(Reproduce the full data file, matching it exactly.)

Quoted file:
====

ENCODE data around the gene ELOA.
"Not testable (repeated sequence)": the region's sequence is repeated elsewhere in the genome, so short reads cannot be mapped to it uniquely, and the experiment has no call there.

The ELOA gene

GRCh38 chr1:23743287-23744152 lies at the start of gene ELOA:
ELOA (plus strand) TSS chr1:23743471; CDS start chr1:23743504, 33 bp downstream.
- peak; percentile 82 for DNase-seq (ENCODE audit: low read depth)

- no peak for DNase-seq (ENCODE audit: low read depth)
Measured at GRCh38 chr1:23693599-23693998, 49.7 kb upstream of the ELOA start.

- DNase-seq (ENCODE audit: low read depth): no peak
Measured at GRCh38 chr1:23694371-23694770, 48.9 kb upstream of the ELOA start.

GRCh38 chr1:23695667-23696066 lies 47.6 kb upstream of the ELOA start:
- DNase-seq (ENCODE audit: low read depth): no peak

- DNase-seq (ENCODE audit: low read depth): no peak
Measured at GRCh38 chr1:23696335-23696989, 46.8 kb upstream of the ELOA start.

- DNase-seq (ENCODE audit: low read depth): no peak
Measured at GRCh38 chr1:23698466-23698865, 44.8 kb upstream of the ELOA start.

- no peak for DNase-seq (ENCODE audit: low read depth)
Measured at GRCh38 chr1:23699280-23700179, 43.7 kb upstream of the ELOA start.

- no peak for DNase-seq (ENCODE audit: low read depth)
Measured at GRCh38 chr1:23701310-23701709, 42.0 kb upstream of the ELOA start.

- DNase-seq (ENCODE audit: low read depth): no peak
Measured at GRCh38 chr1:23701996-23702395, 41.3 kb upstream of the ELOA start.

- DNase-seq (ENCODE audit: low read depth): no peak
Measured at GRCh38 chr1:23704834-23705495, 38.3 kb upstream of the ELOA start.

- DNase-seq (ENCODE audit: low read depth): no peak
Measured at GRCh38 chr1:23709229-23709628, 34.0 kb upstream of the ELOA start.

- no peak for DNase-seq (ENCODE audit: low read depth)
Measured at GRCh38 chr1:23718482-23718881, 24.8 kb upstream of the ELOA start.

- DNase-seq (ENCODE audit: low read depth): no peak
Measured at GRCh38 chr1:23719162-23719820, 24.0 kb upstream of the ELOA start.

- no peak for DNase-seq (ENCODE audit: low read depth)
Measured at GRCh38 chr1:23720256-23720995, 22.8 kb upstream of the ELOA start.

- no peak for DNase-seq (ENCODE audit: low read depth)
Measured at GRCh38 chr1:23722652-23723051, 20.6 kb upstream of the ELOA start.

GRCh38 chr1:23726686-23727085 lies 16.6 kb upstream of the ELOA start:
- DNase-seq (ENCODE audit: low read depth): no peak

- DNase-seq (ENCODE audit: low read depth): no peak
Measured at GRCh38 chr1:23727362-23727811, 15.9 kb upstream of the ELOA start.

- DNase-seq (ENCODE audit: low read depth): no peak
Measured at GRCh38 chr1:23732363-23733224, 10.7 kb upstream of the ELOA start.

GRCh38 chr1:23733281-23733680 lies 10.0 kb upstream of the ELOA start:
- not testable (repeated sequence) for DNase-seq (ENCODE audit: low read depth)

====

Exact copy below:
ENCODE data around the gene ELOA.
"Not testable (repeated sequence)": the region's sequence is repeated elsewhere in the genome, so short reads cannot be mapped to it uniquely, and the experiment has no call there.

The ELOA gene

GRCh38 chr1:23743287-23744152 lies at the start of gene ELOA:
ELOA (plus strand) TSS chr1:23743471; CDS start chr1:23743504, 33 bp downstream.
- peak; percentile 82 for DNase-seq (ENCODE audit: low read depth)

- no peak for DNase-seq (ENCODE audit: low read depth)
Measured at GRCh38 chr1:23693599-23693998, 49.7 kb upstream of the ELOA start.

- DNase-seq (ENCODE audit: low read depth): no peak
Measured at GRCh38 chr1:23694371-23694770, 48.9 kb upstream of the ELOA start.

GRCh38 chr1:23695667-23696066 lies 47.6 kb upstream of the ELOA start:
- DNase-seq (ENCODE audit: low read depth): no peak

- DNase-seq (ENCODE audit: low read depth): no peak
Measured at GRCh38 chr1:23696335-23696989, 46.8 kb upstream of the ELOA start.

- DNase-seq (ENCODE audit: low read depth): no peak
Measured at GRCh38 chr1:23698466-23698865, 44.8 kb upstream of the ELOA start.

- no peak for DNase-seq (ENCODE audit: low read depth)
Measured at GRCh38 chr1:23699280-23700179, 43.7 kb upstream of the ELOA start.

- no peak for DNase-seq (ENCODE audit: low read depth)
Measured at GRCh38 chr1:23701310-23701709, 42.0 kb upstream of the ELOA start.

- DNase-seq (ENCODE audit: low read depth): no peak
Measured at GRCh38 chr1:23701996-23702395, 41.3 kb upstream of the ELOA start.

- DNase-seq (ENCODE audit: low read depth): no peak
Measured at GRCh38 chr1:23704834-23705495, 38.3 kb upstream of the ELOA start.

- DNase-seq (ENCODE audit: low read depth): no peak
Measured at GRCh38 chr1:23709229-23709628, 34.0 kb upstream of the ELOA start.

- no peak for DNase-seq (ENCODE audit: low read depth)
Measured at GRCh38 chr1:23718482-23718881, 24.8 kb upstream of the ELOA start.

- DNase-seq (ENCODE audit: low read depth): no peak
Measured at GRCh38 chr1:23719162-23719820, 24.0 kb upstream of the ELOA start.

- no peak for DNase-seq (ENCODE audit: low read depth)
Measured at GRCh38 chr1:23720256-23720995, 22.8 kb upstream of the ELOA start.

- no peak for DNase-seq (ENCODE audit: low read depth)
Measured at GRCh38 chr1:23722652-23723051, 20.6 kb upstream of the ELOA start.

GRCh38 chr1:23726686-23727085 lies 16.6 kb upstream of the ELOA start:
- DNase-seq (ENCODE audit: low read depth): no peak

- DNase-seq (ENCODE audit: low read depth): no peak
Measured at GRCh38 chr1:23727362-23727811, 15.9 kb upstream of the ELOA start.

- DNase-seq (ENCODE audit: low read depth): no peak
Measured at GRCh38 chr1:23732363-23733224, 10.7 kb upstream of the ELOA start.

GRCh38 chr1:23733281-23733680 lies 10.0 kb upstream of the ELOA start:
- not testable (repeated sequence) for DNase-seq (ENCODE audit: low read depth)